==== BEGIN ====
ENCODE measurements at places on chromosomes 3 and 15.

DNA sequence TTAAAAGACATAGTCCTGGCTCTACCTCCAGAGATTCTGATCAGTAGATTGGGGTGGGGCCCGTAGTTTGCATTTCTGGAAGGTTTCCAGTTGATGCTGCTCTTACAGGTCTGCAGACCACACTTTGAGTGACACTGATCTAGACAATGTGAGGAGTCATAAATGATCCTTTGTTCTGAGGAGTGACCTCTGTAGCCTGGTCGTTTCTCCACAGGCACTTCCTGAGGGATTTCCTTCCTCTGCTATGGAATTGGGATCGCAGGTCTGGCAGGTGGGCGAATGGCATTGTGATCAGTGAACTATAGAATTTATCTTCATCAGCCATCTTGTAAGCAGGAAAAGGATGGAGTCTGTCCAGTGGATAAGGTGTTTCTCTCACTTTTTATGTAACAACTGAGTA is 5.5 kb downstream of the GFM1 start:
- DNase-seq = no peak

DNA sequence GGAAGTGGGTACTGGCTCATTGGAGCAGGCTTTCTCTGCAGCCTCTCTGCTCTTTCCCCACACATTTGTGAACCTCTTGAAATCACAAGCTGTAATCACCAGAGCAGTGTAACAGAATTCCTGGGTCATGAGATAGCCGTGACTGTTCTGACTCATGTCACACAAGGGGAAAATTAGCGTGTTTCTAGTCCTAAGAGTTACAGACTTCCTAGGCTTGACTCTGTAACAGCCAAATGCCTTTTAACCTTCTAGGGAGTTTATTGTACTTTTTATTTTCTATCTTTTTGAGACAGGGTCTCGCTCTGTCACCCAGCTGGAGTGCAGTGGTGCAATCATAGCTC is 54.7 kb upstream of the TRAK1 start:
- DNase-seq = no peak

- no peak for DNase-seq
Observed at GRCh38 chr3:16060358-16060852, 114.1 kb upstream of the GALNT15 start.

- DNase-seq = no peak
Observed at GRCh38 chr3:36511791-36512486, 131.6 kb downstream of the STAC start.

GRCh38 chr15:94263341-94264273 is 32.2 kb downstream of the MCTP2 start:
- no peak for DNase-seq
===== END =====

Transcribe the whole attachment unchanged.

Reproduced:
ENCODE measurements at places on chromosomes 3 and 15.

DNA sequence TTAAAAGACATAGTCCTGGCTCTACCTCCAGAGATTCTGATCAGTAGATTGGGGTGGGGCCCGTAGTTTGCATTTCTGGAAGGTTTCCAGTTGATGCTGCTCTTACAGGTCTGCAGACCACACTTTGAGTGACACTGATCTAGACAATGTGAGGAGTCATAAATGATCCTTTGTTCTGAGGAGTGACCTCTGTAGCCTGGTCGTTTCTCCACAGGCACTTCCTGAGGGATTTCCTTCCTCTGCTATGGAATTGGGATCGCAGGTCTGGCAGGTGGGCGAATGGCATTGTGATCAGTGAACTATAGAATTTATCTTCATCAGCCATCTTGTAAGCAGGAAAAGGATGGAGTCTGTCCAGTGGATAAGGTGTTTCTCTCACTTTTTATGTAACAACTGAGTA is 5.5 kb downstream of the GFM1 start:
- DNase-seq = no peak

DNA sequence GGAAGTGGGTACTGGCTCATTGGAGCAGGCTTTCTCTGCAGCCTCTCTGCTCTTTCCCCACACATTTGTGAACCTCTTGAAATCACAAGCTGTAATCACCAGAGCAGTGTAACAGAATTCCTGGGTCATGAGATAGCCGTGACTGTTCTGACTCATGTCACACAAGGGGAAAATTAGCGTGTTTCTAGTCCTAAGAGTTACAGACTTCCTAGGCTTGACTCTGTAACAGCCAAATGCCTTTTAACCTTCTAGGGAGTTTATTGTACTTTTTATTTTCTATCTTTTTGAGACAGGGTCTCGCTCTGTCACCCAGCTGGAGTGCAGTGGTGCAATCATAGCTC is 54.7 kb upstream of the TRAK1 start:
- DNase-seq = no peak

- no peak for DNase-seq
Observed at GRCh38 chr3:16060358-16060852, 114.1 kb upstream of the GALNT15 start.

- DNase-seq = no peak
Observed at GRCh38 chr3:36511791-36512486, 131.6 kb downstream of the STAC start.

GRCh38 chr15:94263341-94264273 is 32.2 kb downstream of the MCTP2 start:
- no peak for DNase-seq